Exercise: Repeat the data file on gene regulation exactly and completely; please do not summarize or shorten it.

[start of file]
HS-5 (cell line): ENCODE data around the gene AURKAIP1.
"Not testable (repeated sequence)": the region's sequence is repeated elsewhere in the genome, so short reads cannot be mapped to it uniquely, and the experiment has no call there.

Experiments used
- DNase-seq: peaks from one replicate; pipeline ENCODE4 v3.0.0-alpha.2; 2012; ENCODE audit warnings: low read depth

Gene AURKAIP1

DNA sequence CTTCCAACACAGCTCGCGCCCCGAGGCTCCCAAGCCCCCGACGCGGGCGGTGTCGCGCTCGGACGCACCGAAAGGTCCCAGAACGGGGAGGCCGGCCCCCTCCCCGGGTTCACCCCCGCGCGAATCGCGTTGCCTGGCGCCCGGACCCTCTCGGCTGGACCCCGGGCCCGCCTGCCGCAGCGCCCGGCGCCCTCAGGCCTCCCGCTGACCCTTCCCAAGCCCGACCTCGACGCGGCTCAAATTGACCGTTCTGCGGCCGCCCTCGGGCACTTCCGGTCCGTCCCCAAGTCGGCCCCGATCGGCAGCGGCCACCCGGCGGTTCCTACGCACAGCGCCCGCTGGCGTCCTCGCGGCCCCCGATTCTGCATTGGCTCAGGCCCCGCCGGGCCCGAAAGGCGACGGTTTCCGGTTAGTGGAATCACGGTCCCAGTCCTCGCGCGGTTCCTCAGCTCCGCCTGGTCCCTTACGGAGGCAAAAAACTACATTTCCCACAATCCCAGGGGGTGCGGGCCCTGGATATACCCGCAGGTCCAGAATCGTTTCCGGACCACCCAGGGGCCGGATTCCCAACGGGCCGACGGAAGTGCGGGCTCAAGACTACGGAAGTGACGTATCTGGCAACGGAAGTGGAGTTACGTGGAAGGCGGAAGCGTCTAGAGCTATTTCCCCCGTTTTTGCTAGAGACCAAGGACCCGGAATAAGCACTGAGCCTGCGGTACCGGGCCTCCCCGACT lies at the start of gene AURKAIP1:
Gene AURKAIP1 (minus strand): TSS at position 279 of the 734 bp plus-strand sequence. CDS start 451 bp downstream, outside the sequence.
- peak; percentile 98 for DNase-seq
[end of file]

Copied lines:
HS-5 (cell line): ENCODE data around the gene AURKAIP1.
"Not testable (repeated sequence)": the region's sequence is repeated elsewhere in the genome, so short reads cannot be mapped to it uniquely, and the experiment has no call there.

Experiments used
- DNase-seq: peaks from one replicate; pipeline ENCODE4 v3.0.0-alpha.2; 2012; ENCODE audit warnings: low read depth

Gene AURKAIP1

DNA sequence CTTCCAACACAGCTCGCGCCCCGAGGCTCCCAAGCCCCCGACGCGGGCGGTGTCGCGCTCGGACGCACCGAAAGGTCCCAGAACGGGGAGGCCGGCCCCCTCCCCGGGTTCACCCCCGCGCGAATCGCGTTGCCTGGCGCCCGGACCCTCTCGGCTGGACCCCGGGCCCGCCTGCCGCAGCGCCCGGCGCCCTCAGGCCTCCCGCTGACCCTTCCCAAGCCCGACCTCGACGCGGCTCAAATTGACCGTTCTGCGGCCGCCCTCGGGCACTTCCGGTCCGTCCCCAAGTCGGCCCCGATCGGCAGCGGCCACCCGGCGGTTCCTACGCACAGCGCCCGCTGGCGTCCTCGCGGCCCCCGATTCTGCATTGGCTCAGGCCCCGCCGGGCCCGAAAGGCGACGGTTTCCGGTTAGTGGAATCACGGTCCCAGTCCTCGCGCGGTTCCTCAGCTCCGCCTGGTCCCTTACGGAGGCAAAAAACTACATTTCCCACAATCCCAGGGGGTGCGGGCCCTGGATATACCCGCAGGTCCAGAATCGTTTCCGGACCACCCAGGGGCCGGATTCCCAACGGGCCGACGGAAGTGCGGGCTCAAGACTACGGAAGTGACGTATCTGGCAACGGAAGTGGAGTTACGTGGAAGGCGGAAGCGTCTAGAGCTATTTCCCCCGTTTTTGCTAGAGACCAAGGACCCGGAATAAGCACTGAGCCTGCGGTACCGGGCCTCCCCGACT lies at the start of gene AURKAIP1:
Gene AURKAIP1 (minus strand): TSS at position 279 of the 734 bp plus-strand sequence. CDS start 451 bp downstream, outside the sequence.
- peak; percentile 98 for DNase-seq